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Global Roundup: Black Women Documentary, Bolivia Anti-VAW Campaign, Philippines Queer Community, Uganda Women & Divorce, Ace Teen Rom-Com
Curated by FG Contributor Samiha Hossain
Photo via @Ayanaoshun
Canadian filmmaker Ayana O'Shun’s new documentary 'Le Mythe de la Femme Noire' (Myth of the Black Woman), breaks down the harmful stereotypes around Black women and their histories and shows women embracing their own unique identities. The hypersexual Jezebel, the doting mammy, and the angry Black woman are the three tropes that dominate representations of Black women in popular media – and negatively affect Black women in the real world, according to O'Shun.
[Black] women are not a monolithic block. They are diverse, and they are all different. It's possible to break free from them and create your own identity. You don't have to [conform] to these stereotypes. -Ayana O'Shun
The film features interviews with 21 different Black women from various backgrounds, from artists like Quebec rapper Sarahmée to human rights leaders like Myrlande Pierre. O'Shun says she wanted to inspire her audience because as a child, she did not see these types of role models in regular media.
O'Shun cites the experience of one interviewee, psychologist Dr. Myrna Lashley, as an example of how tropes can impact Black women in their day-to-day lives. One day one of the doctor’s colleagues claiming to have marital problems asked her to join him and his wife in bed, reducing her to “a Jezebel, a hypersexual Black woman." O'Shun emphasizes that there is still a lot of work to be done.
The stereotypes have existed for centuries. So it is changing step by step by step by step. I think the change comes through awareness that they exist. -Ayana O'Shun
Photo via La Prensa Latina
In the run up to carnival events next week, a recently-launched Bolivian campaign aims for a violence-free experience for women and children.
The initiative is part of the global “HeForShe” campaign of UN Women, which seeks to engage the efforts of men to eradicate violence and contribute to the construction of more just and egalitarian societies. Training will be given to associations of dancers and musicians who will participate in carnival parades in various Bolivian cities on the theme of violence. Audiovisual and printed material will also be disseminated during these parades and in the media and social networks with awareness-raising messages and information about the entities that deal with cases of violence and the respective contact phone numbers to make complaints.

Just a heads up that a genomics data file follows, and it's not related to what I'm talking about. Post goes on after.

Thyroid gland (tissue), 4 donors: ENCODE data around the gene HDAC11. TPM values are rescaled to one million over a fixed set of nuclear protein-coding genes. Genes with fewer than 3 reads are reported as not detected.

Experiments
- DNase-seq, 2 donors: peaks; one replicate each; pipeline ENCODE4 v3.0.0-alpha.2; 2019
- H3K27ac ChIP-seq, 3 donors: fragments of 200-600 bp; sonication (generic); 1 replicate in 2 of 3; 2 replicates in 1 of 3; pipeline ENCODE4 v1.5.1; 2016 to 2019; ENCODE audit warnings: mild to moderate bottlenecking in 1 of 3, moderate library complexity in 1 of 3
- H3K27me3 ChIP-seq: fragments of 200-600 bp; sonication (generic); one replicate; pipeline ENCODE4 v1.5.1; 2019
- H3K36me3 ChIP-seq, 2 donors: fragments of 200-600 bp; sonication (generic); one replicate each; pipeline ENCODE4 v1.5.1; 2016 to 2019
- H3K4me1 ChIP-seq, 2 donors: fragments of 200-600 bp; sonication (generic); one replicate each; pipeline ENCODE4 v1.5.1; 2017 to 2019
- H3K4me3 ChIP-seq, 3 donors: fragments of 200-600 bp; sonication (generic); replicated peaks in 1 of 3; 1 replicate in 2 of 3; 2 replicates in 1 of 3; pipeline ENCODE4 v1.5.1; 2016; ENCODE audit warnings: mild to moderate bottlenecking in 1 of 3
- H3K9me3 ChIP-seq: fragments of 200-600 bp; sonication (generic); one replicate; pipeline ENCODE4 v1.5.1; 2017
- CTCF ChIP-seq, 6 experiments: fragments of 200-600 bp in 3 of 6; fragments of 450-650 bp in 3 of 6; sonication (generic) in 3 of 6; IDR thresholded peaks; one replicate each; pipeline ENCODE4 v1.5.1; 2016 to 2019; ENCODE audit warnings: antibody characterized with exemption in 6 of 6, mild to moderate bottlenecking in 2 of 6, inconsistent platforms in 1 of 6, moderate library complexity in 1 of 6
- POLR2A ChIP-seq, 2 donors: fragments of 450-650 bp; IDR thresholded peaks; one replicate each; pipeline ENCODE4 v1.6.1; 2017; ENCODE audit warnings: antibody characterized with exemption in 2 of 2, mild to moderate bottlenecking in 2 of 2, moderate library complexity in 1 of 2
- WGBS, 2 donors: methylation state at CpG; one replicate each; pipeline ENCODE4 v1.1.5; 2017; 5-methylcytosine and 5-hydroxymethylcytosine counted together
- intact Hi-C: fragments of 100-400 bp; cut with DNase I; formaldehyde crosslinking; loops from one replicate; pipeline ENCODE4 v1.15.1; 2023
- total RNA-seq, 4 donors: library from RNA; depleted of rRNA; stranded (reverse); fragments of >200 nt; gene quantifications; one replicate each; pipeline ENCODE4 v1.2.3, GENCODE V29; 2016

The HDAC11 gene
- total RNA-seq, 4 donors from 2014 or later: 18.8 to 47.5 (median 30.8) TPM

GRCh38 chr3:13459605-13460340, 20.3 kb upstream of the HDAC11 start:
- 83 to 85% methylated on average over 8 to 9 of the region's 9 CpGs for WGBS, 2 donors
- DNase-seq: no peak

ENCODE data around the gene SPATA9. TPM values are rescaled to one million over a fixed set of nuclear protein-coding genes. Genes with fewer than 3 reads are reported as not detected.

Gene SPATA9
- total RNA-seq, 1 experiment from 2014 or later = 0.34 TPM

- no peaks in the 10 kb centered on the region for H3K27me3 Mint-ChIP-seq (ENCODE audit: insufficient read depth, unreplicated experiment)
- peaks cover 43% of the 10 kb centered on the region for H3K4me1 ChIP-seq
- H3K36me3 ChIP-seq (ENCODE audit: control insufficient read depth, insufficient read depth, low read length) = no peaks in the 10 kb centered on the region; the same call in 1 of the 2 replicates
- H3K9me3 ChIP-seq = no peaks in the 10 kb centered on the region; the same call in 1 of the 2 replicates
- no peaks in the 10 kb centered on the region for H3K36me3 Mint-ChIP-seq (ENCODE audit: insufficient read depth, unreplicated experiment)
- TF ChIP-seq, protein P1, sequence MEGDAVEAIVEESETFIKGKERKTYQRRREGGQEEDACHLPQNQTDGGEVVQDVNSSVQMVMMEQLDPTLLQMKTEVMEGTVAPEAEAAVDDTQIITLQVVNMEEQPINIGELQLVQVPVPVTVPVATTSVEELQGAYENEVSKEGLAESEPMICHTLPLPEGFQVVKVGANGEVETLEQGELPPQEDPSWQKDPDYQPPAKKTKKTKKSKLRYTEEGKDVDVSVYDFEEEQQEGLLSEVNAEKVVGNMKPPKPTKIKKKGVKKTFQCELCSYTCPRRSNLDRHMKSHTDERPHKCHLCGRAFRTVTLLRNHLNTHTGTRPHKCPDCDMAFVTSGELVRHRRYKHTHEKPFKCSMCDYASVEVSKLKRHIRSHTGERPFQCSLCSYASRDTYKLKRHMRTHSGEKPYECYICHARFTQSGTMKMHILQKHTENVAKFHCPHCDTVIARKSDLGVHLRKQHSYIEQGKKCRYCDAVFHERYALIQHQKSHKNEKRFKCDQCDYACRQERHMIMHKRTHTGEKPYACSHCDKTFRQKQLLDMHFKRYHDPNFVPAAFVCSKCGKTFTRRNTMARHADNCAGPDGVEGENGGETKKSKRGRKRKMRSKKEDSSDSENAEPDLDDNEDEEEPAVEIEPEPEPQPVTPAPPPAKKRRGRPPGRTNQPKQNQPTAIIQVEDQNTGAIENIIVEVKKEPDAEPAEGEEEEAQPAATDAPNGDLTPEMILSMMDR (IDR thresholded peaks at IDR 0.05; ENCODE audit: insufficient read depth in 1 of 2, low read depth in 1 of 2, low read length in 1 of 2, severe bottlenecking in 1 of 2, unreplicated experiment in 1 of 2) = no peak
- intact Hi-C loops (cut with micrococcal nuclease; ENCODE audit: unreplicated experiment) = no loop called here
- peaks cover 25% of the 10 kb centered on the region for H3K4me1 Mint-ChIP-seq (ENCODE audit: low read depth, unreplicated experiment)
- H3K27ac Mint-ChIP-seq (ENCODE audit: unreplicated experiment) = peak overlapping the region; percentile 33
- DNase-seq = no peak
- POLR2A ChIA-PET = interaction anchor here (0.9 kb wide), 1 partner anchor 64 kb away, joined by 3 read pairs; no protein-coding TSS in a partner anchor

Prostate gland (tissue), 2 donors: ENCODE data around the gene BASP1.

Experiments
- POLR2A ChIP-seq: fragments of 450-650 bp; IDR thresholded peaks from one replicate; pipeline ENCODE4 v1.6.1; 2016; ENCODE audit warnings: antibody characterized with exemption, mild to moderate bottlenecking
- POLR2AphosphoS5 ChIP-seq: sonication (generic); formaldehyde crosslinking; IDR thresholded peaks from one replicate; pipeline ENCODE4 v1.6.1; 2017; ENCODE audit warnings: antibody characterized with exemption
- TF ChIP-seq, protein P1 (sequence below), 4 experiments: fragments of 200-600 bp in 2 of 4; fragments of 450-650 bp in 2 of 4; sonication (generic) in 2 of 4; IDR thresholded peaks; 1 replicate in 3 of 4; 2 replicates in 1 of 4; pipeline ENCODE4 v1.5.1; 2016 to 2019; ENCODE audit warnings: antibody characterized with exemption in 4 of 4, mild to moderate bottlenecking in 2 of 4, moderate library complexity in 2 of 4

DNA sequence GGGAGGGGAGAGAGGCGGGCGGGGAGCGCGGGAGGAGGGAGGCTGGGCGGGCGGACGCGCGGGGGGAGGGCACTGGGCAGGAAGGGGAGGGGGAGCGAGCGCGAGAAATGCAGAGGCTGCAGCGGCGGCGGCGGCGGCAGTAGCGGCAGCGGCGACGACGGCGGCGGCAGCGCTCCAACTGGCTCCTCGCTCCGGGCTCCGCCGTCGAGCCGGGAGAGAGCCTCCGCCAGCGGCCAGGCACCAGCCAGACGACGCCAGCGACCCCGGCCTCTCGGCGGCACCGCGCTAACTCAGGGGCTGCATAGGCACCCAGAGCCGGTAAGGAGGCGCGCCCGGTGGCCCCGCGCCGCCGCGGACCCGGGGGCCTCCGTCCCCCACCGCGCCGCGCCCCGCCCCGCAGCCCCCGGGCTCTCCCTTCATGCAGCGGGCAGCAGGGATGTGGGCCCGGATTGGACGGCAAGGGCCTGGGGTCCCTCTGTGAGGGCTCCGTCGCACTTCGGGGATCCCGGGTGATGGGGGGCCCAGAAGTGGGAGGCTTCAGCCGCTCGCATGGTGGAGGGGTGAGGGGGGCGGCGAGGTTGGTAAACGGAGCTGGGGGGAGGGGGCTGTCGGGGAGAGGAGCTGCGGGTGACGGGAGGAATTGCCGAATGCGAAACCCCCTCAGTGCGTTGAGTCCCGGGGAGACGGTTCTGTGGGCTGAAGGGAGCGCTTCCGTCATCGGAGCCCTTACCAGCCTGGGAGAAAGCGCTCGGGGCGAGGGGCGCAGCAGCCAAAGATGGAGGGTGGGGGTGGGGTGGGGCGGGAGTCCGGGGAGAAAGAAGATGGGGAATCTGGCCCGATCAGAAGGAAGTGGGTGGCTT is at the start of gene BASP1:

We want to recover and take advantage of our celebrations, our traditions to face the great challenge that we have in Bolivia to fight and eradicate violence against women. - Mónica Novillo, UN Women Bolivia program management specialist
Minister of Cultures Sabina Orellana highlighted that it is the first time that they will work with folklorists on the prevention of violence and indicated that this will not be limited to carnival, but will be replicated in other festivals throughout the year.
Since Pachamama (Mother Earth) takes care of us all, let us all take care of the life of the Bolivian woman. Whether in the countryside or the city, it doesn’t matter, she is a Bolivian woman. -Sabina Orellana
LGBTQ+ community members and supporters attend the Alab for Love: Pride PH Festival in Quezon City on June 25, 2022. File photo by Michelle Abad/Rappler
In the Philippines, those who are queer cannot always find support from their immediate communities, so they have created their own online communities. “Gay Twitter” is not a closed group but a bunch of queer users who follow and interact with each other, forming an extensive network. It is a safe space where LGBT people and their allies support and defend one another, anonymously or not.
Young and immersed in pop culture, gay Twitter is filled with memes, celebrity gossip, and the occasional “thirst trap.” It is often within these communities that support for human rights and the defense of democracy can be found. Gay Twitter in the Philippines would come to the defense of basic rights that had been under fierce attacks under the previous Duterte administration. When then-president Rodrigo Duterte and his allies moved to shut down media organizations in the Philippines, for example, LGBT-focused accounts were the quickest to protest online. This sector is also behind the biggest online protests on social media, such as the #OustDuterte campaign that happened at the onset of the pandemic.
For members of the LGBT community, we’ve gotten used to living in a society where we’re always isolated and excluded, so we’re almost always trying to find, search or create communities. That’s where social media has become particularly effective: connecting us to people with similar values. -Reyna Valmores, gay rights advocacy group Bahaghari
Advocates like Valmores always emphasize that the Pride movement, as colorful and vibrant as it has become, is still a protest against the systemic discrimination of the LGBT community in the Philippines. Many organizations like Bahaghari, have relied on the supportive and social media-savvy queer community online to push the gay rights movement forward.